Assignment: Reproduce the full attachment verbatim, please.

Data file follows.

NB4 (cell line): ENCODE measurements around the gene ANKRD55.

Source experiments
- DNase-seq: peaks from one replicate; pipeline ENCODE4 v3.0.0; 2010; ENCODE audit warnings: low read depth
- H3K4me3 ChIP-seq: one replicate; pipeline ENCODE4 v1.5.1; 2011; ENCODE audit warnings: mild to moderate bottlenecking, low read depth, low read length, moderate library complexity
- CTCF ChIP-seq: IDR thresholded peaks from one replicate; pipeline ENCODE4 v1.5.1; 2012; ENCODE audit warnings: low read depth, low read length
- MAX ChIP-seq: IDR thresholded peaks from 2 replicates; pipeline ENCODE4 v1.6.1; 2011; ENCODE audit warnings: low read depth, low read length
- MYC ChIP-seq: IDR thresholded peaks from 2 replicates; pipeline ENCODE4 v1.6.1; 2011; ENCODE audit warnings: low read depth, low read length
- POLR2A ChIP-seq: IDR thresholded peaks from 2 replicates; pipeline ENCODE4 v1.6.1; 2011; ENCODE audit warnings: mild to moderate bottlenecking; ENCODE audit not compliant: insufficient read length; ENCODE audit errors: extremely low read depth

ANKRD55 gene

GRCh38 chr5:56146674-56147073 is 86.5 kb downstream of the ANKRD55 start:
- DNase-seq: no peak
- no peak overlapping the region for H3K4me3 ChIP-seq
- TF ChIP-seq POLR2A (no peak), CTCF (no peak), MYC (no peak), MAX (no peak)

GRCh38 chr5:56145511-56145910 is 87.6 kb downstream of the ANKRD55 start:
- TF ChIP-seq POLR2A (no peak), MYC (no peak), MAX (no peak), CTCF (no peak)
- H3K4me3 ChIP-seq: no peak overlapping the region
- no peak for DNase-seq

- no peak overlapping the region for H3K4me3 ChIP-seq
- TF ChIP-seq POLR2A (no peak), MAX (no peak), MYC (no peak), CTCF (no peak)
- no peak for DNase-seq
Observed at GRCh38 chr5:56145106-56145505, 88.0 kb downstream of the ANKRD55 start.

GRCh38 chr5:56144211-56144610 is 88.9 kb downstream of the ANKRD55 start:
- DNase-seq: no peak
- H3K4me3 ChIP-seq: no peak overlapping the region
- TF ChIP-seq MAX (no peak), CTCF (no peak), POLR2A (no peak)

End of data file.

NB4 (cell line): ENCODE measurements around the gene ANKRD55.

Source experiments
- DNase-seq: peaks from one replicate; pipeline ENCODE4 v3.0.0; 2010; ENCODE audit warnings: low read depth
- H3K4me3 ChIP-seq: one replicate; pipeline ENCODE4 v1.5.1; 2011; ENCODE audit warnings: mild to moderate bottlenecking, low read depth, low read length, moderate library complexity
- CTCF ChIP-seq: IDR thresholded peaks from one replicate; pipeline ENCODE4 v1.5.1; 2012; ENCODE audit warnings: low read depth, low read length
- MAX ChIP-seq: IDR thresholded peaks from 2 replicates; pipeline ENCODE4 v1.6.1; 2011; ENCODE audit warnings: low read depth, low read length
- MYC ChIP-seq: IDR thresholded peaks from 2 replicates; pipeline ENCODE4 v1.6.1; 2011; ENCODE audit warnings: low read depth, low read length
- POLR2A ChIP-seq: IDR thresholded peaks from 2 replicates; pipeline ENCODE4 v1.6.1; 2011; ENCODE audit warnings: mild to moderate bottlenecking; ENCODE audit not compliant: insufficient read length; ENCODE audit errors: extremely low read depth

ANKRD55 gene

GRCh38 chr5:56146674-56147073 is 86.5 kb downstream of the ANKRD55 start:
- DNase-seq: no peak
- no peak overlapping the region for H3K4me3 ChIP-seq
- TF ChIP-seq POLR2A (no peak), CTCF (no peak), MYC (no peak), MAX (no peak)

GRCh38 chr5:56145511-56145910 is 87.6 kb downstream of the ANKRD55 start:
- TF ChIP-seq POLR2A (no peak), MYC (no peak), MAX (no peak), CTCF (no peak)
- H3K4me3 ChIP-seq: no peak overlapping the region
- no peak for DNase-seq

- no peak overlapping the region for H3K4me3 ChIP-seq
- TF ChIP-seq POLR2A (no peak), MAX (no peak), MYC (no peak), CTCF (no peak)
- no peak for DNase-seq
Observed at GRCh38 chr5:56145106-56145505, 88.0 kb downstream of the ANKRD55 start.

GRCh38 chr5:56144211-56144610 is 88.9 kb downstream of the ANKRD55 start:
- DNase-seq: no peak
- H3K4me3 ChIP-seq: no peak overlapping the region
- TF ChIP-seq MAX (no peak), CTCF (no peak), POLR2A (no peak)